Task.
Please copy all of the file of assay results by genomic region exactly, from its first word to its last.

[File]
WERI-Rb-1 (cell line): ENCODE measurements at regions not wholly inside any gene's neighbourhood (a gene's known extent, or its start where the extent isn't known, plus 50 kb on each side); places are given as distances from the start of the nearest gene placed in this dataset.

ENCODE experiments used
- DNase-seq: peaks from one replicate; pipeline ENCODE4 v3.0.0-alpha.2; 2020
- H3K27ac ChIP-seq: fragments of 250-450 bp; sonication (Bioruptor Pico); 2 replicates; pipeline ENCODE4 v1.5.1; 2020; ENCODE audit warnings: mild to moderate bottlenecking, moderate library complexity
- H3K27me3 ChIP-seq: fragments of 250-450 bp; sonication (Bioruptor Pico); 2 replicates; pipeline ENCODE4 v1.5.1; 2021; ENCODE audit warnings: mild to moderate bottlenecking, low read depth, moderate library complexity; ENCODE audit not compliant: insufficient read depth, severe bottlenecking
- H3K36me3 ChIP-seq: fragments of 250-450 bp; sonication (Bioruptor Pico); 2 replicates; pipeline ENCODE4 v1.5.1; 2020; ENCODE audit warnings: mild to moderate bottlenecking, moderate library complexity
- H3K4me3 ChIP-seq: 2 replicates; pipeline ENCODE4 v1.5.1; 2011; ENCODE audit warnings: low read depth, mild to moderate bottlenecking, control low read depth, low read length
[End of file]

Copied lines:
WERI-Rb-1 (cell line): ENCODE measurements at regions not wholly inside any gene's neighbourhood (a gene's known extent, or its start where the extent isn't known, plus 50 kb on each side); places are given as distances from the start of the nearest gene placed in this dataset.

ENCODE experiments used
- DNase-seq: peaks from one replicate; pipeline ENCODE4 v3.0.0-alpha.2; 2020
- H3K27ac ChIP-seq: fragments of 250-450 bp; sonication (Bioruptor Pico); 2 replicates; pipeline ENCODE4 v1.5.1; 2020; ENCODE audit warnings: mild to moderate bottlenecking, moderate library complexity
- H3K27me3 ChIP-seq: fragments of 250-450 bp; sonication (Bioruptor Pico); 2 replicates; pipeline ENCODE4 v1.5.1; 2021; ENCODE audit warnings: mild to moderate bottlenecking, low read depth, moderate library complexity; ENCODE audit not compliant: insufficient read depth, severe bottlenecking
- H3K36me3 ChIP-seq: fragments of 250-450 bp; sonication (Bioruptor Pico); 2 replicates; pipeline ENCODE4 v1.5.1; 2020; ENCODE audit warnings: mild to moderate bottlenecking, moderate library complexity
- H3K4me3 ChIP-seq: 2 replicates; pipeline ENCODE4 v1.5.1; 2011; ENCODE audit warnings: low read depth, mild to moderate bottlenecking, control low read depth, low read length